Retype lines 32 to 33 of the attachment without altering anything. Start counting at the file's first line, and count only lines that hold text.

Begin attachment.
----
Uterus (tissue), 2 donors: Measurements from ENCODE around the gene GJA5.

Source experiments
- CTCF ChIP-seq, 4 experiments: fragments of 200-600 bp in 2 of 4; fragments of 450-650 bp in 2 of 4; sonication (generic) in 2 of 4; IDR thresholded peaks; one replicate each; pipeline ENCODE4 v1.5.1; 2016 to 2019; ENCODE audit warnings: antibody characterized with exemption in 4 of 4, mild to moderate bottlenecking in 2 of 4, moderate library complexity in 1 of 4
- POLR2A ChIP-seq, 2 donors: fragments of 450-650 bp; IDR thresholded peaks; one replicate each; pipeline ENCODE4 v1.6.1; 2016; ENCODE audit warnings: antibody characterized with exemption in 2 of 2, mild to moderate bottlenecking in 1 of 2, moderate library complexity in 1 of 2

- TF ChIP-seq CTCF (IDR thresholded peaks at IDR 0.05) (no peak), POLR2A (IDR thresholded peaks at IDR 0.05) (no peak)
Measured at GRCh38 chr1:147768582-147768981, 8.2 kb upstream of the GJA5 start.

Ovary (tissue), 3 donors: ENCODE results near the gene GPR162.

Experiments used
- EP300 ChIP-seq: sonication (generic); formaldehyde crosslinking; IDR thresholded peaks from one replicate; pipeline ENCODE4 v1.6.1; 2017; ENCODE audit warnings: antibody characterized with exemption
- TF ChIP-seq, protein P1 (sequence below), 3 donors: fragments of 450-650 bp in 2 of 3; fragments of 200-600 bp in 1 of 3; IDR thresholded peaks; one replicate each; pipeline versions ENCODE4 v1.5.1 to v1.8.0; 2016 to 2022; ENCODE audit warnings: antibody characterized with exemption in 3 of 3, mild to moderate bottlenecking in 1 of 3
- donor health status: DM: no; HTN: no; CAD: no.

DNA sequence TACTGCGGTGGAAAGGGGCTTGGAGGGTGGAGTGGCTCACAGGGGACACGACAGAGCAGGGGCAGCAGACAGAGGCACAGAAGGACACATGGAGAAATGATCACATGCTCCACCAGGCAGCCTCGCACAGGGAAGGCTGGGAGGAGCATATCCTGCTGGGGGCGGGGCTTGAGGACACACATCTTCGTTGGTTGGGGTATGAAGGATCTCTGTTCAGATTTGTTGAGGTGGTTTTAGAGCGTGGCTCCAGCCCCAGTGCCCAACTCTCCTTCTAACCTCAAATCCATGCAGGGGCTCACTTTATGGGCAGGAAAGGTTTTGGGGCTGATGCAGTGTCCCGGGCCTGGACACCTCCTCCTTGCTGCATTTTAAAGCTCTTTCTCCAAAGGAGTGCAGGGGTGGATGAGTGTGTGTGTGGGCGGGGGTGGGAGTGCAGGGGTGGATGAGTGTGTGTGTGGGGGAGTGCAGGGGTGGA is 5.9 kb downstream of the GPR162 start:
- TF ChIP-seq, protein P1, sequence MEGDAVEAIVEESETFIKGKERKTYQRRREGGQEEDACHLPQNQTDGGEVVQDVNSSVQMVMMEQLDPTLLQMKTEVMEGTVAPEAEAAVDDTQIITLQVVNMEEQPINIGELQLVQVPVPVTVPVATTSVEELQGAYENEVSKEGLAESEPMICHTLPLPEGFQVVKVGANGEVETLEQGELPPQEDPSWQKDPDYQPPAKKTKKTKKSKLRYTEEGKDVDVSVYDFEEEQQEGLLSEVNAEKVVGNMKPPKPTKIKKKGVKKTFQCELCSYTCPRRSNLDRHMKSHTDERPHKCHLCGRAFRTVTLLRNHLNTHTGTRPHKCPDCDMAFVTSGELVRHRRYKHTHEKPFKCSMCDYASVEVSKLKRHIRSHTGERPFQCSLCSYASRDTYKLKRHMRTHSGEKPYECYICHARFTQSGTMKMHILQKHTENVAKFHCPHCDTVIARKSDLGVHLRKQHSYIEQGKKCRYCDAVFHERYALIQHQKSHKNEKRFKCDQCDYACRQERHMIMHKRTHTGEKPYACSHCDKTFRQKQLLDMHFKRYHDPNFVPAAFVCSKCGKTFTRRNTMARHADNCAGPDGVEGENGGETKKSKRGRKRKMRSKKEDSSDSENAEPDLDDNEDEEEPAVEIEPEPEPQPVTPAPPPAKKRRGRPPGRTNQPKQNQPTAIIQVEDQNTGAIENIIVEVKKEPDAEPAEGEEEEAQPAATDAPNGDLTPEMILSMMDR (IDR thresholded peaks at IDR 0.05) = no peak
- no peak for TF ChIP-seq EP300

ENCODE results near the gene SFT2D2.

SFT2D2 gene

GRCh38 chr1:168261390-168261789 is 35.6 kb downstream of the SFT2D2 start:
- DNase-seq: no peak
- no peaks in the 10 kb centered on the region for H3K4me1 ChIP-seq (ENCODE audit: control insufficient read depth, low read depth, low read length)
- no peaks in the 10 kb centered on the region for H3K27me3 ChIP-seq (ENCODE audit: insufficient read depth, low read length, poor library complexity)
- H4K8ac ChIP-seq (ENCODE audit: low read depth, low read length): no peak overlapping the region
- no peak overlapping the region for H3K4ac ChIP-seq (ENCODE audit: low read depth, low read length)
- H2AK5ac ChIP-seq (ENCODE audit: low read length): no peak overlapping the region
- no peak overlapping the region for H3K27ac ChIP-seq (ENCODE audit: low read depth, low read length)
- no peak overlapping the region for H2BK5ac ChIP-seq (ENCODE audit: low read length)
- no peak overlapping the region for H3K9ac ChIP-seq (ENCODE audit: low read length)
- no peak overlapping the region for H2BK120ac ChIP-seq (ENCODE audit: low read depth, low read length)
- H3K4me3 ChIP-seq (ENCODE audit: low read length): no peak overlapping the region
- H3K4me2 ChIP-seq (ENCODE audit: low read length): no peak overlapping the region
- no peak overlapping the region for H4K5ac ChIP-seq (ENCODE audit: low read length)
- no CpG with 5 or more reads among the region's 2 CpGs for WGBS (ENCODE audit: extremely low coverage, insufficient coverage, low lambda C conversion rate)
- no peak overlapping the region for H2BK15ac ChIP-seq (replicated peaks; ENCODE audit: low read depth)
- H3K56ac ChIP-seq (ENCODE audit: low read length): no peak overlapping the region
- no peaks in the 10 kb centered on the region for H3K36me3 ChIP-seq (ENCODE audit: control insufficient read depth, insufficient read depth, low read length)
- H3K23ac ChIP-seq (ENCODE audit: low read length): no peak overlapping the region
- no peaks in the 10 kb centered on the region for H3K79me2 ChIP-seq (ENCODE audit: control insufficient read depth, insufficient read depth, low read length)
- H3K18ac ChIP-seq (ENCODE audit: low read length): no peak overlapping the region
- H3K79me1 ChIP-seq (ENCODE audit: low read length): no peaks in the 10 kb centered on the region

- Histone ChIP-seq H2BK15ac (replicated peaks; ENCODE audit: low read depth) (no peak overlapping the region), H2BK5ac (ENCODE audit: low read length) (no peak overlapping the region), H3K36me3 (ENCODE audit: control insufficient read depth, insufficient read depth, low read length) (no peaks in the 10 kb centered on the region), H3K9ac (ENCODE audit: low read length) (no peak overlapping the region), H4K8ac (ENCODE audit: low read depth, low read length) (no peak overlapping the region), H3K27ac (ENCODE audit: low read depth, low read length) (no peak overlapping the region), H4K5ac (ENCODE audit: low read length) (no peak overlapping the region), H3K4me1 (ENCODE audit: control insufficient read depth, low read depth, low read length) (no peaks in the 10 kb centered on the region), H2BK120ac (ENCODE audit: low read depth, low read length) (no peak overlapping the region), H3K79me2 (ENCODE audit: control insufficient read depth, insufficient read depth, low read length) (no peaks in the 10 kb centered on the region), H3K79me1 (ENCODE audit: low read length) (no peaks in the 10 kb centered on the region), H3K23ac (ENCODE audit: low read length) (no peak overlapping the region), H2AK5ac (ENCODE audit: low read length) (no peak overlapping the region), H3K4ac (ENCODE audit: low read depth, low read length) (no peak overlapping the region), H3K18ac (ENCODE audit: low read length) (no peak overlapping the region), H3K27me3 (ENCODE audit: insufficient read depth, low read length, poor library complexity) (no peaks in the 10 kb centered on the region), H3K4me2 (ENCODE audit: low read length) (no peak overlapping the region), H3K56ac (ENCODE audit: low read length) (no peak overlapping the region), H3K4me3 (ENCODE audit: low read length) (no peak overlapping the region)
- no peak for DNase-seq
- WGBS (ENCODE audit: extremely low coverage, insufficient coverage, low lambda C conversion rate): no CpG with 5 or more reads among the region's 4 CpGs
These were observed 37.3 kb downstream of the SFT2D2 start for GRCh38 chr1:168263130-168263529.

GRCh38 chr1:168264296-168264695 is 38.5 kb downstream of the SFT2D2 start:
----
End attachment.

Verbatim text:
- no peak overlapping the region for H2BK15ac ChIP-seq (replicated peaks; ENCODE audit: low read depth)
- H3K56ac ChIP-seq (ENCODE audit: low read length): no peak overlapping the region